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Emmert challenges members to confront issues

NCAA leaders urge schools to stand together to fix college sports programs

With two of the NCAA’s highest-ranking committees committing to take swift action to correct issues facing college basketball, NCAA leaders called upon their members Thursday to own the challenges facing them and to set college sports on a path guided by its long-held values.

Glen Jones, president of Henderson State and a member of the Board of Governors, joined Emmert to explain that the importance of the strategic planning process will be to renew the answers for why college sports exists.

In a packed room at the Indiana Convention Center, NCAA Board of Governors Chair G.P. “Bud” Peterson and NCAA President Mark Emmert challenged members gathered for the 2018 NCAA Convention to act consistently with their commitments to academics, fairness and student-athlete well-being and use them to clean up the problems undermining the foundation of college sports.

“We tend to say, ‘No it’s not me; it’s that other school,’” Emmert said. “But the fact is that’s just a little too convenient for all of us. It’s a little too easy. … When we have issues like those, we have to stand up together and say, ‘We have to fix that.’”

Read the full transcript from the NCAA Plenary Session: State of College Sports >

The direct and, at times, blunt statements came at a time when members of several college basketball programs are being investigated by the FBI for corruption. Those charges led the NCAA to establish a Commission on College Basketball to explore the issues and recommend necessary changes. The independent commission will present those recommendations in April.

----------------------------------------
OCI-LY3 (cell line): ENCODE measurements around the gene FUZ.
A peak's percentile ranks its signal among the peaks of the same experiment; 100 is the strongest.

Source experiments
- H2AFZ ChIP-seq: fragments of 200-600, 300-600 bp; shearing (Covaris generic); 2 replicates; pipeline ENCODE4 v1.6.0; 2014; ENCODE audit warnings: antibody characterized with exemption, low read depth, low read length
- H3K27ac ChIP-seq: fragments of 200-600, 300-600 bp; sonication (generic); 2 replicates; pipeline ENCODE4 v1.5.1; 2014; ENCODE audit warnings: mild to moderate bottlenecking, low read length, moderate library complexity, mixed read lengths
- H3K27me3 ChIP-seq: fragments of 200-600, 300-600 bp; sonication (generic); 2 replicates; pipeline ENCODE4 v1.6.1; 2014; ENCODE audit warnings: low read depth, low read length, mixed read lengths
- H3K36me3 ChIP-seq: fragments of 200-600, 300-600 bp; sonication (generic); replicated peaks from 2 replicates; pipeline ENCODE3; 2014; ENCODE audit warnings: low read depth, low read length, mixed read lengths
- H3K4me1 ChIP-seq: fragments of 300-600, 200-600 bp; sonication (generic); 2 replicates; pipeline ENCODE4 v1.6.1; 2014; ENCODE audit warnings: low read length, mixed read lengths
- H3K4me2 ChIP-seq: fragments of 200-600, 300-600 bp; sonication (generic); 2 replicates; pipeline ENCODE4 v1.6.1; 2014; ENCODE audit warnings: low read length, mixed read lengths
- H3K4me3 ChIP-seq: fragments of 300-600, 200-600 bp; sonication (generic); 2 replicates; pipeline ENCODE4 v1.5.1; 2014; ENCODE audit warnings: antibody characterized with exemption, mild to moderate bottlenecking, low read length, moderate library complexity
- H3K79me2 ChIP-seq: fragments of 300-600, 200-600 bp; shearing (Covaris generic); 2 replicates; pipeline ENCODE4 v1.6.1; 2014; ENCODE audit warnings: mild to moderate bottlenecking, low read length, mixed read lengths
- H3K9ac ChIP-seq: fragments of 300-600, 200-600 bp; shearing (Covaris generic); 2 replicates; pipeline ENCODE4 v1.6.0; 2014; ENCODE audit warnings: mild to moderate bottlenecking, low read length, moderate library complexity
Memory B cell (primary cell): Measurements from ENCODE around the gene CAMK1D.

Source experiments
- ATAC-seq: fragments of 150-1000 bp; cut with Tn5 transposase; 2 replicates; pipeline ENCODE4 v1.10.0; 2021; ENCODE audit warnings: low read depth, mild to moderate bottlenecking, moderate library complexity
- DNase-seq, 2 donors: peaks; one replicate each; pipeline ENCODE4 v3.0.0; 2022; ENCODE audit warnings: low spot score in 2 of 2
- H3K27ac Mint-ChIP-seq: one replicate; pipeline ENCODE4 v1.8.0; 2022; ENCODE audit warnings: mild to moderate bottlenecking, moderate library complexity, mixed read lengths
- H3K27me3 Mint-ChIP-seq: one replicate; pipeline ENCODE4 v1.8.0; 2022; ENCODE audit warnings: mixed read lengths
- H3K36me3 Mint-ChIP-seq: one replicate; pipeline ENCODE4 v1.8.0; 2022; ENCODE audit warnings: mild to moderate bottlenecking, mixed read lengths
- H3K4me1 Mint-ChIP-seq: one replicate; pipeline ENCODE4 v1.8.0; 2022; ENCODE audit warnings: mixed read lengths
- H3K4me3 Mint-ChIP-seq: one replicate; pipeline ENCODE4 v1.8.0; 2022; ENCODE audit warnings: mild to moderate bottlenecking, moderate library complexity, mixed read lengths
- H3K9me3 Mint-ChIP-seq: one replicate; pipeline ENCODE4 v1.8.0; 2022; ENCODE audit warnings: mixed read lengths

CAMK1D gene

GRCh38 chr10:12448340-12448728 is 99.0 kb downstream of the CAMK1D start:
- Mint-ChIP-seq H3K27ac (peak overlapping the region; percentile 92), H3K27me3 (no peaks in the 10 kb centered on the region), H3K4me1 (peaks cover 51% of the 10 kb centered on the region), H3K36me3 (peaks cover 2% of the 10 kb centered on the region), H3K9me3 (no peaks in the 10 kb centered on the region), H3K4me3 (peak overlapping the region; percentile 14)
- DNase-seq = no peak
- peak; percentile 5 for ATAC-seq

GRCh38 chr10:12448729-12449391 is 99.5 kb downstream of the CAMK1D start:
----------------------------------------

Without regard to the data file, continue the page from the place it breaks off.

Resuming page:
The Board of Governors, the highest-ranking Association-wide governance group, and the Division I Board of Directors — that division’s top committee — promised this week to take quick action on those recommendations. The Board of Governors on Wednesday committed $10 million this year and an additional $2.5 million annually starting in 2019-20 to help implement the commission’s recommendations. In addition, the Board of Directors on Thursday promised to act on the recommendations by the start of the 2018-19 basketball season. Both committees stated their support for the commission’s work in a joint statement released Thursday.

Emmert urged school representatives to follow that lead. Standing behind college sports’ stated values should not be looked at as being out of touch with modern-day realities, he said. Rather, it’s about leading college sports ahead through the foundation that has provided its respected position within higher education.

“We can’t run away from change,” Emmert said. “We need to be the leaders in managing change, not getting whipsawed by it. But we always have to do that by reminding ourselves that this is about providing our students with opportunities to succeed.”

To emphasize that importance, Emmert introduced Alaina Woo, the chair of the Board of Governors’ newly formed Student-Athlete Engagement Committee. That committee, composed of members of some of the key NCAA committees and each division’s Student-Athlete Advisory Committee, was formed to help better connect student-athletes with national policymaking.